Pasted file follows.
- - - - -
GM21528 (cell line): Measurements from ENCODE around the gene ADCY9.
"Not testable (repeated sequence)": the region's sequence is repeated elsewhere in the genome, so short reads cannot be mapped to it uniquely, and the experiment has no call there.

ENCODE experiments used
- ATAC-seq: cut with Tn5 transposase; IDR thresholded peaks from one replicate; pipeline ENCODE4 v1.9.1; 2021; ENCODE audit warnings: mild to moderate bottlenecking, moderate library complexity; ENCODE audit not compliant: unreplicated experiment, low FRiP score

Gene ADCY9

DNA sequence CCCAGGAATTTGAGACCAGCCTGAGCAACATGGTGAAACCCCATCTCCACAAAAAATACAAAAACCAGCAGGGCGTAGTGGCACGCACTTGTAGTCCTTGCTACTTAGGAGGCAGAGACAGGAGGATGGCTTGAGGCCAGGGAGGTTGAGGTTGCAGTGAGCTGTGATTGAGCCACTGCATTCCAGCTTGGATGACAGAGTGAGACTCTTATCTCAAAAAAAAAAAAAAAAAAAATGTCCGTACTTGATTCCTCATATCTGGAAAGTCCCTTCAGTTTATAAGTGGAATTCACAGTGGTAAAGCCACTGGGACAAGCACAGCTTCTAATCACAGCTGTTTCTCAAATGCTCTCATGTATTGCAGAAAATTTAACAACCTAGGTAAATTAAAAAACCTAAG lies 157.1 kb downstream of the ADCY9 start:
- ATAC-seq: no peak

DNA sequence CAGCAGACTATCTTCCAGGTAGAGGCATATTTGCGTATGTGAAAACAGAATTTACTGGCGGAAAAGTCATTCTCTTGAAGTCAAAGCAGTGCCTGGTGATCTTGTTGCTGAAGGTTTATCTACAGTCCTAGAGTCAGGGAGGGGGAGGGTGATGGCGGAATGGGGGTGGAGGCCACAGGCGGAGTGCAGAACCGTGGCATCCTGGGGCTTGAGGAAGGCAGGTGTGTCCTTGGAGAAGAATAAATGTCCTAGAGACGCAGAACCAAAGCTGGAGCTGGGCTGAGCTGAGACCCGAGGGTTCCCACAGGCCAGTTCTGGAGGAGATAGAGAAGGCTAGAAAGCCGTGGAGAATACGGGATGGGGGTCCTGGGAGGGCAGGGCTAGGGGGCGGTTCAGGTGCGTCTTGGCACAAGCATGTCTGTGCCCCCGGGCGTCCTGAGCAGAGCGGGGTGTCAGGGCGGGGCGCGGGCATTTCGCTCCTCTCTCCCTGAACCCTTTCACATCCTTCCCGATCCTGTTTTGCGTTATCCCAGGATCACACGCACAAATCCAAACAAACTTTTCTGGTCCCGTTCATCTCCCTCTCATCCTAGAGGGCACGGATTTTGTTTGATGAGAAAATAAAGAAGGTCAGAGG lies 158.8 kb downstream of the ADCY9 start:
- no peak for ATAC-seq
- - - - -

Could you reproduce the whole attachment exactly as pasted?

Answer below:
GM21528 (cell line): Measurements from ENCODE around the gene ADCY9.
"Not testable (repeated sequence)": the region's sequence is repeated elsewhere in the genome, so short reads cannot be mapped to it uniquely, and the experiment has no call there.

ENCODE experiments used
- ATAC-seq: cut with Tn5 transposase; IDR thresholded peaks from one replicate; pipeline ENCODE4 v1.9.1; 2021; ENCODE audit warnings: mild to moderate bottlenecking, moderate library complexity; ENCODE audit not compliant: unreplicated experiment, low FRiP score

Gene ADCY9

DNA sequence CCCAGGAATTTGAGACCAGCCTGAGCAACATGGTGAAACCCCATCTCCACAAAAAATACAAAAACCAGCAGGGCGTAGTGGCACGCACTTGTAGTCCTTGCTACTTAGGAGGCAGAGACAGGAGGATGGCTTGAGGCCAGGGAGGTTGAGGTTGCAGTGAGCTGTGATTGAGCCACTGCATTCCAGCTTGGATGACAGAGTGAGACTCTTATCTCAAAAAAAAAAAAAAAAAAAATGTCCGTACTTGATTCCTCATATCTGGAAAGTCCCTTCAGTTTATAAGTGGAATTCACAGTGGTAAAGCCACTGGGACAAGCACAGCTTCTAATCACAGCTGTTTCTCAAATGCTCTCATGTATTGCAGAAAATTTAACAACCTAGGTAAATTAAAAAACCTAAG lies 157.1 kb downstream of the ADCY9 start:
- ATAC-seq: no peak

DNA sequence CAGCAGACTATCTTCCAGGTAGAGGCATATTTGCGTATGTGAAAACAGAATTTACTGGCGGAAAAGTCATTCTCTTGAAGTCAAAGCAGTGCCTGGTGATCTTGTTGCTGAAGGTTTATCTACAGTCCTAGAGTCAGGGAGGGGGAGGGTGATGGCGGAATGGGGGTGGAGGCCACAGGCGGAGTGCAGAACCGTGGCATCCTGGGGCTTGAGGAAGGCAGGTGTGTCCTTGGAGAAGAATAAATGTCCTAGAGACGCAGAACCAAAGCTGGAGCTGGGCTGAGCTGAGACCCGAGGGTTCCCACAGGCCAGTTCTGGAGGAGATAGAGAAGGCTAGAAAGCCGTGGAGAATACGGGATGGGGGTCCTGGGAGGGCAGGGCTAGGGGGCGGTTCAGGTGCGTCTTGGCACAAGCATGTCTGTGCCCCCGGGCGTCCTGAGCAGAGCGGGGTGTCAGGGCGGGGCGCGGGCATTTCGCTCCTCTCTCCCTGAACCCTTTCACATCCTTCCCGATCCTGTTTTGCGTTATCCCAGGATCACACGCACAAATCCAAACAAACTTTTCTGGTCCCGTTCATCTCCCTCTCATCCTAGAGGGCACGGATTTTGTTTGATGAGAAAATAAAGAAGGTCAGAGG lies 158.8 kb downstream of the ADCY9 start:
- no peak for ATAC-seq